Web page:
458 U.S. 832 (1982), 80-2162, Ramah Navajo School Board, Inc. v. Bureau of Revenue
|Docket Nº:||No. 80-2162|
|Citation:||458 U.S. 832, 102 S.Ct. 3394, 73 L.Ed.2d 1174|
|Party Name:||Ramah Navajo School Board, Inc. v. Bureau of Revenue|
|Case Date:||July 02, 1982|
|Court:||United States Supreme Court|
Argued April 28, 1982
APPEAL FROM THE COURT OF APPEALS OF NEW MEXICO
Held: Federal law preempts New Mexico's tax imposed on the gross receipts that appellant non-Indian construction company received from appellant tribal school board for the construction of a school for Indian children on the reservation. White Mountain Apache Tribe v. Bracker, 448 U.S. 136, controlling. Pp. 836-847.
(a) In view of the federal and tribal interests arising from Congress' broad power to regulate tribal affairs under the Indian Commerce Clause, Art. I, § 8, cl. 3, and from the semi-autonomous status of Indian tribes, the exercise of state authority over commercial activity on an Indian reservation may be preempted by federal law, or it may interfere with the tribe's ability to exercise its sovereign functions. Traditional notions of tribal sovereignty, and the recognition and encouragement of such sovereignty in congressional Acts promoting tribal independence and economic development, inform the preemption analysis. Ambiguities in federal law should be construed generously, and federal preemption is not limited to those situations where Congress has explicitly announced an intention to preempt state activity. Pp. 837-839.
(b) Federal statutes (particularly the Indian Self-Determination and Education Assistance Act) reflect the federal policy of encouraging the development of Indian-controlled institutions on the reservation, and, under detailed regulations governing school construction, the Bureau of Indian Affairs has wide-ranging authority to monitor and review subcontracting agreements between the Indian organization, which is viewed as the general contractor, and the non-Indian firm that actually constructs the facilities. The direction and supervision provided by the comprehensive federal regulatory scheme for the construction of Indian schools leave no room for the additional burden sought to be imposed by New Mexico. There is no merit to the contention that the state tax is not preempted merely because the federal statutes and regulations do not specifically express the intention to preempt this exercise of state authority. The interest asserted by the State relating to its providing services to the non-Indian contractor for its activities off the reservation is not a legitimate justification for a tax whose ultimate burden falls on the tribal organization. Nor is the State's purpose in imposing the tax pursuant to a general desire to increase revenues sufficient to justify the additional burdens thereby imposed on the comprehensive federal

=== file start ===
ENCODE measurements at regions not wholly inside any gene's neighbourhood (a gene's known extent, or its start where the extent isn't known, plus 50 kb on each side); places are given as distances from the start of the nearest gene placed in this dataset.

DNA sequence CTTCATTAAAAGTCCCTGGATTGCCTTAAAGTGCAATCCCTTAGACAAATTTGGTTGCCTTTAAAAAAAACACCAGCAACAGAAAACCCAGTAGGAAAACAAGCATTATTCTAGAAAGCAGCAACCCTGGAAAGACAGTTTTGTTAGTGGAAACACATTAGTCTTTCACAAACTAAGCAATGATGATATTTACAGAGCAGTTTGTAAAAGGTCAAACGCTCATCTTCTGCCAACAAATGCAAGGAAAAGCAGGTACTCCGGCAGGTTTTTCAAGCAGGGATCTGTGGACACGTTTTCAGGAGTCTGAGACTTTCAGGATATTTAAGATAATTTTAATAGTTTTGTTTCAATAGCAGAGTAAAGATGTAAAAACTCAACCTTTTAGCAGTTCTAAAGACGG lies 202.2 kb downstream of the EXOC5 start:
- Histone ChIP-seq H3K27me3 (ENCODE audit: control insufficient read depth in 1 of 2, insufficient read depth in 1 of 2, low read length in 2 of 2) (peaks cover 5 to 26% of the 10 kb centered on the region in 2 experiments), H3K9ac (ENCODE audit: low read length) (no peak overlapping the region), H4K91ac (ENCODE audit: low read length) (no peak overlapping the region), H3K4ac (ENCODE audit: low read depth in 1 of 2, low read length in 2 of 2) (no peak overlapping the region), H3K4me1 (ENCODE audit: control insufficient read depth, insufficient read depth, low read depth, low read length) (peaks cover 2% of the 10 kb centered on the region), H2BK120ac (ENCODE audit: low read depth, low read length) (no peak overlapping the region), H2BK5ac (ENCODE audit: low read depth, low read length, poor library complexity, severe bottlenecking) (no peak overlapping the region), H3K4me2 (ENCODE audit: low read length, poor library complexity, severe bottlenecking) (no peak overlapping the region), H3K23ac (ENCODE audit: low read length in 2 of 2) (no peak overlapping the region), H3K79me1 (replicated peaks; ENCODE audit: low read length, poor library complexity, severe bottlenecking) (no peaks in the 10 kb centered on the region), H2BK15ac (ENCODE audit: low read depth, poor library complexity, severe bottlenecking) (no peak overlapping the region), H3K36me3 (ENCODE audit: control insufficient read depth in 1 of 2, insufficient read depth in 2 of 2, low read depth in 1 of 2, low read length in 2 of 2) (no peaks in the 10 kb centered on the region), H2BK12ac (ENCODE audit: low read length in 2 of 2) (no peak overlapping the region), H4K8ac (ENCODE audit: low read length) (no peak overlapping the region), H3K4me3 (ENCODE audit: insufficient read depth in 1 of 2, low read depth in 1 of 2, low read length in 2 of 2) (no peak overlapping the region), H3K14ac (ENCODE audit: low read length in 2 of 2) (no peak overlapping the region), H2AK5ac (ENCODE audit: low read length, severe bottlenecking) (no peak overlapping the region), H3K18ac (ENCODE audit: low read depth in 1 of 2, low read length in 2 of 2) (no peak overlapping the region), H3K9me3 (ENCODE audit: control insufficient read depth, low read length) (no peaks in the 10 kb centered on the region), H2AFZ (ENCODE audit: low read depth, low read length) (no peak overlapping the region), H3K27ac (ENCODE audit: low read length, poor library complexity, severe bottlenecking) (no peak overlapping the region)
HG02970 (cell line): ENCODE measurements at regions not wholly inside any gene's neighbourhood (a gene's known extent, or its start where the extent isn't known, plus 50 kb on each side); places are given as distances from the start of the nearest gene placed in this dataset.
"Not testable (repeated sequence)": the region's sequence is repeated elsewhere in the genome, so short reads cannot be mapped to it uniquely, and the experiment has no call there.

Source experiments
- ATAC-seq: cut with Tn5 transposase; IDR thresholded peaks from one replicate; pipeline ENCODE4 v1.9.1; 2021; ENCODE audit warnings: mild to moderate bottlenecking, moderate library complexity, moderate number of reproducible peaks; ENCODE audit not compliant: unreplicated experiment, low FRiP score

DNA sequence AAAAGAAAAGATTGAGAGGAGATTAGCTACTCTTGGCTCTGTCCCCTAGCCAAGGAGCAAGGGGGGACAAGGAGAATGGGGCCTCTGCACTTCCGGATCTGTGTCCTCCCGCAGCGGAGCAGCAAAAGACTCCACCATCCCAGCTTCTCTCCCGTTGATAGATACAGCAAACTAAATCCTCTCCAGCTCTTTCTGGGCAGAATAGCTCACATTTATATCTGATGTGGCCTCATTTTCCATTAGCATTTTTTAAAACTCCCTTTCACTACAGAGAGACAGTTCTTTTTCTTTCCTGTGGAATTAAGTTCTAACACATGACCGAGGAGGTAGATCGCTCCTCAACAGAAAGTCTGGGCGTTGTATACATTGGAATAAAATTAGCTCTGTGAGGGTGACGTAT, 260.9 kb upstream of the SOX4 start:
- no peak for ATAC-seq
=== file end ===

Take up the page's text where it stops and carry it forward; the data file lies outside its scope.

scheme regulating the creation and maintenance of educational opportunities for Indian children and on the express federal policy of encouraging Indian self-sufficiency in the area of education. Pp. 839-845.
(c) Preemption analysis in this area need not be modified by applying a new approach relying on the Indian Commerce Clause. Existing preemption analysis governing this type of case provides sufficient guidance to state courts, and also allows for more flexible consideration of the federal, state, and tribal interests at issue. Pp. 845-846.